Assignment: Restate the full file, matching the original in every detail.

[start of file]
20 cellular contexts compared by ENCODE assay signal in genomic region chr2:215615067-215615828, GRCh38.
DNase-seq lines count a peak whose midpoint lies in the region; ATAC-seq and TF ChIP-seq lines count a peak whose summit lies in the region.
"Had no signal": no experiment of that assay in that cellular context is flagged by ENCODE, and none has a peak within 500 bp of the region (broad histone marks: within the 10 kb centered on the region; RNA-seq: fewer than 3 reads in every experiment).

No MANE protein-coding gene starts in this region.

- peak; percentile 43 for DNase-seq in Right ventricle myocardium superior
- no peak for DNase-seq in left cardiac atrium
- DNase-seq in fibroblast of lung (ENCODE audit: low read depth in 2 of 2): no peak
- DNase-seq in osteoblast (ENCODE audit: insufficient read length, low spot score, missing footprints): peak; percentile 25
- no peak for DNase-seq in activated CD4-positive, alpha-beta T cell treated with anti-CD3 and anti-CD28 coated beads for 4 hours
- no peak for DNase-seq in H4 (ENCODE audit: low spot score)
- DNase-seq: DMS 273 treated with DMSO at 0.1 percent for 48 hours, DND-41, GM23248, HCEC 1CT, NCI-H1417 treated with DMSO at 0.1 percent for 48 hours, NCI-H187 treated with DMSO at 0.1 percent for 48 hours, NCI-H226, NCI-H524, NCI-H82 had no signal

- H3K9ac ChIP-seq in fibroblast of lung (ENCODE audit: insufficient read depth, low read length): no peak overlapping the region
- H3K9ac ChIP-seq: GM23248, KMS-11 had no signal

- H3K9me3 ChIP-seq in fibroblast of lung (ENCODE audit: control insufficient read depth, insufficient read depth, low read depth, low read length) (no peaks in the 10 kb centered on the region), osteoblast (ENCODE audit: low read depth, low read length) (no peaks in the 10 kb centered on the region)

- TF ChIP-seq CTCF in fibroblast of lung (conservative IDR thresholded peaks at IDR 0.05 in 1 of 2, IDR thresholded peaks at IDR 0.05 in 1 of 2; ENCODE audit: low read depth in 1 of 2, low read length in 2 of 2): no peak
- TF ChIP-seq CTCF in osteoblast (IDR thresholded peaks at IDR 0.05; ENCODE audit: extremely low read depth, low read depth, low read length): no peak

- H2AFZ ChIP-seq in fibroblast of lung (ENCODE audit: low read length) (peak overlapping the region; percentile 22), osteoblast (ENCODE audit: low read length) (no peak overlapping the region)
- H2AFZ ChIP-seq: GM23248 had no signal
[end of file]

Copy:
20 cellular contexts compared by ENCODE assay signal in genomic region chr2:215615067-215615828, GRCh38.
DNase-seq lines count a peak whose midpoint lies in the region; ATAC-seq and TF ChIP-seq lines count a peak whose summit lies in the region.
"Had no signal": no experiment of that assay in that cellular context is flagged by ENCODE, and none has a peak within 500 bp of the region (broad histone marks: within the 10 kb centered on the region; RNA-seq: fewer than 3 reads in every experiment).

No MANE protein-coding gene starts in this region.

- peak; percentile 43 for DNase-seq in Right ventricle myocardium superior
- no peak for DNase-seq in left cardiac atrium
- DNase-seq in fibroblast of lung (ENCODE audit: low read depth in 2 of 2): no peak
- DNase-seq in osteoblast (ENCODE audit: insufficient read length, low spot score, missing footprints): peak; percentile 25
- no peak for DNase-seq in activated CD4-positive, alpha-beta T cell treated with anti-CD3 and anti-CD28 coated beads for 4 hours
- no peak for DNase-seq in H4 (ENCODE audit: low spot score)
- DNase-seq: DMS 273 treated with DMSO at 0.1 percent for 48 hours, DND-41, GM23248, HCEC 1CT, NCI-H1417 treated with DMSO at 0.1 percent for 48 hours, NCI-H187 treated with DMSO at 0.1 percent for 48 hours, NCI-H226, NCI-H524, NCI-H82 had no signal

- H3K9ac ChIP-seq in fibroblast of lung (ENCODE audit: insufficient read depth, low read length): no peak overlapping the region
- H3K9ac ChIP-seq: GM23248, KMS-11 had no signal

- H3K9me3 ChIP-seq in fibroblast of lung (ENCODE audit: control insufficient read depth, insufficient read depth, low read depth, low read length) (no peaks in the 10 kb centered on the region), osteoblast (ENCODE audit: low read depth, low read length) (no peaks in the 10 kb centered on the region)

- TF ChIP-seq CTCF in fibroblast of lung (conservative IDR thresholded peaks at IDR 0.05 in 1 of 2, IDR thresholded peaks at IDR 0.05 in 1 of 2; ENCODE audit: low read depth in 1 of 2, low read length in 2 of 2): no peak
- TF ChIP-seq CTCF in osteoblast (IDR thresholded peaks at IDR 0.05; ENCODE audit: extremely low read depth, low read depth, low read length): no peak

- H2AFZ ChIP-seq in fibroblast of lung (ENCODE audit: low read length) (peak overlapping the region; percentile 22), osteoblast (ENCODE audit: low read length) (no peak overlapping the region)
- H2AFZ ChIP-seq: GM23248 had no signal